Britain is experiencing an extraordinary expansion in its global export trade and a string of new successes in high growth markets beyond the EU. And it’s a boom being led by some of the UK’s smallest companies. 

You might even call it a Brexit Boom, for the growth in exports has been showing up in numbers from the Office for National Statistics over the last few years. 

Indeed, the latest ONS report says that UK firms sold more overseas in the 2018/19 financial year than at any time since records began. In September 2019, UK exports rose to £634bn, up 2.7% from the previous year, of which goods made up more than £350bn and services £283bn. Since 2016 exports increased by more than £111m – a total rise of 22% between 2016 and 2019.

Since 2003 my data company – Gibson Index – has been tracking around 70,000 of the UK’s smallest companies and I’ve been spotting a significant shift towards exporting to the three big markets outside of the EU for some time. 

Long ignored by the mainstream media and BBC, what I’ve witnessed is the most astonishing way that while most of the UK’s SMEs are little known at home, they enjoy a celebrity, even cult status abroad. 

There is Dolomite Microfluidics, a biotech firm whose first office was the cells of the abandoned Royston police station in Hertfordshire, which has won several US quality awards for its innovations. 

One Scottish software firm, now absorbed into a larger firm, pinpointed the identity of the Washington Sniper  who was terrorising the US capital back in 2002. A Welsh engineering firm Cintec saved Egypt’s oldest pyramid from imminent collapse. 

Interestingly, the roll call of top SMEs shows that London is losing its dominance in the economy relative to a new, rapid rise of the regions. The city of Liverpool is now home to emerging sectors in tourism, advanced software, and the ambitious “HyNet” network, the national hub for hydrogen technologies.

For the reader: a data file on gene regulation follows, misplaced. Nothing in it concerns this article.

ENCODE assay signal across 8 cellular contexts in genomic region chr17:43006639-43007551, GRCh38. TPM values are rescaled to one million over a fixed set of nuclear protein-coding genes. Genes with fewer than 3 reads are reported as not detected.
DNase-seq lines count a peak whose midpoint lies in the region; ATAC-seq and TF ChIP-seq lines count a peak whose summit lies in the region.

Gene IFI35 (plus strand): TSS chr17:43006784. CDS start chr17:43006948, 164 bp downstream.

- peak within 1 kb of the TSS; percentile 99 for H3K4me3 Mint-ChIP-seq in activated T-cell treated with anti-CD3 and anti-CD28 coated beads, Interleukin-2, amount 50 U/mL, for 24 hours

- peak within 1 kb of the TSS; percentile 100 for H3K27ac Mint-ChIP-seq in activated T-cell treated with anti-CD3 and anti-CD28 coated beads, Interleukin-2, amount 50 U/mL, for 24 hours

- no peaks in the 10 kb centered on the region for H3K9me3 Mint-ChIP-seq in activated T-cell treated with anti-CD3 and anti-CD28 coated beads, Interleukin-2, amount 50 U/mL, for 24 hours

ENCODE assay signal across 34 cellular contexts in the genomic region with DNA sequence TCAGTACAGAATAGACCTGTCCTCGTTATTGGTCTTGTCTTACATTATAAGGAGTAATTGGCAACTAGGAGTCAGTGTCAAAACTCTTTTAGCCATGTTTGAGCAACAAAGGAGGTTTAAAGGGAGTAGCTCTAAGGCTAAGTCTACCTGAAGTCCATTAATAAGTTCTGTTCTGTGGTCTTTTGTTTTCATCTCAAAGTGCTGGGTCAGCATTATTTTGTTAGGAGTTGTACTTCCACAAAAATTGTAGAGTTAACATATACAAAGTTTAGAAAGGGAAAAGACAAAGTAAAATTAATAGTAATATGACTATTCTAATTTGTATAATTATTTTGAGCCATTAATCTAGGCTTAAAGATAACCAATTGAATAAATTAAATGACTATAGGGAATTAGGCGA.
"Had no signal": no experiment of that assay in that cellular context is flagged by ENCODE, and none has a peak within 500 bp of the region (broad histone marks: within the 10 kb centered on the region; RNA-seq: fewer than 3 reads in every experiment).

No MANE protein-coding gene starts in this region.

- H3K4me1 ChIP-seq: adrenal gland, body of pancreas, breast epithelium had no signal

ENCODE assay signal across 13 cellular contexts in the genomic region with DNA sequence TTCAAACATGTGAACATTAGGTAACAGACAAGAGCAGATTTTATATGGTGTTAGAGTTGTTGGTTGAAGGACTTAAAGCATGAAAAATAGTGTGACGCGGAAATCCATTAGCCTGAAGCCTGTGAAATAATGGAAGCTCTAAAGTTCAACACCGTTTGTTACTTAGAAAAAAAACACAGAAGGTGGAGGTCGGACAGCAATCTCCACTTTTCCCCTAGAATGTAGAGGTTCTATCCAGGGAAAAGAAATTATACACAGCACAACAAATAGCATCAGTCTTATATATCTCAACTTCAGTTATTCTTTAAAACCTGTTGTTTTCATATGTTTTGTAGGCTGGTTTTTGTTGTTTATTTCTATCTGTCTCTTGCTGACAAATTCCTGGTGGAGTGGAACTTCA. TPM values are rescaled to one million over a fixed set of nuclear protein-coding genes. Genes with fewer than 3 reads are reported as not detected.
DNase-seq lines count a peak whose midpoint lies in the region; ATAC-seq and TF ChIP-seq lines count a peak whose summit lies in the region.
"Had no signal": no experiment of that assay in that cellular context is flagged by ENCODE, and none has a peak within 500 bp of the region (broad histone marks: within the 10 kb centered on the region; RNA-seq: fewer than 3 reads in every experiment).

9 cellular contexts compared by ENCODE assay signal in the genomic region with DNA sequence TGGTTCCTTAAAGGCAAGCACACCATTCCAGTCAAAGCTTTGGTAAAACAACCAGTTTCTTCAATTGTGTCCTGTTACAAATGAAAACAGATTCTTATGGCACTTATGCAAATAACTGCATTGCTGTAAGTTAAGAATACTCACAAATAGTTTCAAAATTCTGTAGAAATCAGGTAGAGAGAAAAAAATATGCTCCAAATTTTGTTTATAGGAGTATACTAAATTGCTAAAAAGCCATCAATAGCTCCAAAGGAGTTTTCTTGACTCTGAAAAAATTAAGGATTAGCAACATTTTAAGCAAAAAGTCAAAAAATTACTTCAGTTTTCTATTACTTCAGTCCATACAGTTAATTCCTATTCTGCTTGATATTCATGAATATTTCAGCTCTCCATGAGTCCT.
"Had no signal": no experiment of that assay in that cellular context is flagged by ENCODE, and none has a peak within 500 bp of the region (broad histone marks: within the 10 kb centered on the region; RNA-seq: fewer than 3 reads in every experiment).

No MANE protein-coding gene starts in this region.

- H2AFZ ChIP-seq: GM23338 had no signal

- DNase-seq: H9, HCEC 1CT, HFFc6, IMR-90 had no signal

In cyber security, Darktrace Ltd is the new global leader while Tristel plc makes the world’s most effective medical wipes. In Cheshire, Wejo Ltd has emerged from nowhere a few years ago and looks set to become the “Facebook of automobile data” – from the world’s one billion cars.

I’ve put together some of my findings in a new report, commissioned by the Civitas think-tank, and there is no doubt that this Brexit Boom is not only real but accelerating in breadth and depth. From 2016 onwards we have been inundated with good news stories from SMEs signing new export contracts – most often outside the EU – and rarely reported by the mainstream press. 

This new report is the first evidence that demolishes the doom-laden predictions of the influential Remainer establishment, who forecast with certainty the UK would soon lapse in isolation and penury.

Here are some of the facts in the report: In 2018, exports leapt 27% to countries such as Nigeria, 24% to India, 19% to Thailand and 18% to Taiwan. Exports have doubled in countries such as Oman. 

To distant Kazakhstan, UK exports climbed to $2bn, only slightly less than the UK’s exports to Austria, worth $2.43bn in 2017. Bilateral trade with Israel has risen 72%. Little Macedonia, Europe’s newest country, now buys almost more from the UK than does the whole of Austria.

In addition to the rapid rise in export volumes, the report found that thousands of the UK’s smaller companies are turning their backs on the heavily protected markets within the EU and finding lucrative, far more welcoming markets in the three big high growth regions of the world – North America, Middle East and south Asia.